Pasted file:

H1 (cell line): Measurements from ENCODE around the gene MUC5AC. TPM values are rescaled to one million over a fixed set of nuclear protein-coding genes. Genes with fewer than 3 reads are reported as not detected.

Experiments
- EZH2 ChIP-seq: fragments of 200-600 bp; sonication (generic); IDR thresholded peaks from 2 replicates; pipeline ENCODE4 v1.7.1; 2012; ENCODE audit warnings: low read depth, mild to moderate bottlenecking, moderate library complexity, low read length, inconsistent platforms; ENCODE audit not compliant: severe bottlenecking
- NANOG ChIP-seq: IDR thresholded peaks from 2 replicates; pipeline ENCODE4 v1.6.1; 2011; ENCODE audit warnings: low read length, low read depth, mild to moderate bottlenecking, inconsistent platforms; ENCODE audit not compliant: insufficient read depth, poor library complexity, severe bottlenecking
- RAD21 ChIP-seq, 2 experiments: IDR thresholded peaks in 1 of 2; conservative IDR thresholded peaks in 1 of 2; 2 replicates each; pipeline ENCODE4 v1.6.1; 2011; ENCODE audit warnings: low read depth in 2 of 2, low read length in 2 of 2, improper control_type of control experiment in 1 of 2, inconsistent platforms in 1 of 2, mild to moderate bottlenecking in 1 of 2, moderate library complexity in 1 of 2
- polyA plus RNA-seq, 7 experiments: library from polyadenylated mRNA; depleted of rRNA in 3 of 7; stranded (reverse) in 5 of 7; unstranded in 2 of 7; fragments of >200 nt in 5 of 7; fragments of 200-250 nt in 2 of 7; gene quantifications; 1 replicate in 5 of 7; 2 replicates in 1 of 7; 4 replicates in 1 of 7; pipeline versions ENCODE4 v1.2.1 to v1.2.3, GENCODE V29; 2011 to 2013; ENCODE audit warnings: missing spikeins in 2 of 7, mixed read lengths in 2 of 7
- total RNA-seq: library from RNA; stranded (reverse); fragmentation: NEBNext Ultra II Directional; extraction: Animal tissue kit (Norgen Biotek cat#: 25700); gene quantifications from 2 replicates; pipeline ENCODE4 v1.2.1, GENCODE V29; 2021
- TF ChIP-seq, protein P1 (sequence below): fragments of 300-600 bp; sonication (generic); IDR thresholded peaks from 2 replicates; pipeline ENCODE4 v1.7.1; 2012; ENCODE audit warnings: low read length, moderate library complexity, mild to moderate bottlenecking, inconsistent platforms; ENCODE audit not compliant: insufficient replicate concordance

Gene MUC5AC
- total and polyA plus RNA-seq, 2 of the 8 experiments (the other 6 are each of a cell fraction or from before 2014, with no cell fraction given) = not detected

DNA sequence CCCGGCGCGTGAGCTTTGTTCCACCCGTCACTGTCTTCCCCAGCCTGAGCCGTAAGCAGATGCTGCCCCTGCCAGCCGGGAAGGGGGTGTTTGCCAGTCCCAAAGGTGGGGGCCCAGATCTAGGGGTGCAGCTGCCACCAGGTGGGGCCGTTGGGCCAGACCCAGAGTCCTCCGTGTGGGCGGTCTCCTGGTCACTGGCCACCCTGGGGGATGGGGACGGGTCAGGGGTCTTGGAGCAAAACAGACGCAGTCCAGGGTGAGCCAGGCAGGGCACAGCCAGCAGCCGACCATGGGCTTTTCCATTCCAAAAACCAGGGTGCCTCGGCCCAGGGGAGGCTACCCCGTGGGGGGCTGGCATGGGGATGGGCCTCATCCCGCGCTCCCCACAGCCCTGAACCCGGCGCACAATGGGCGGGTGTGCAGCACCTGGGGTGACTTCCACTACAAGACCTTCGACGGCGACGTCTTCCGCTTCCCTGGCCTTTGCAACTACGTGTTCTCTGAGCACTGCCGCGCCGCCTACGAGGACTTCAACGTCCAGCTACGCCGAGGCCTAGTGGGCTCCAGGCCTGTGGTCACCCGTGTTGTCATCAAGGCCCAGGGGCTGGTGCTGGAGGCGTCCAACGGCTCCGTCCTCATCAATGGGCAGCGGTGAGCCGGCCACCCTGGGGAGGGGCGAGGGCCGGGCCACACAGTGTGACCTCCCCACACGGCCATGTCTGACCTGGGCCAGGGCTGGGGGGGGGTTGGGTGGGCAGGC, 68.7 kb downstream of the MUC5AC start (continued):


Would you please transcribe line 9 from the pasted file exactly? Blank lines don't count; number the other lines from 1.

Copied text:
Gene MUC5AC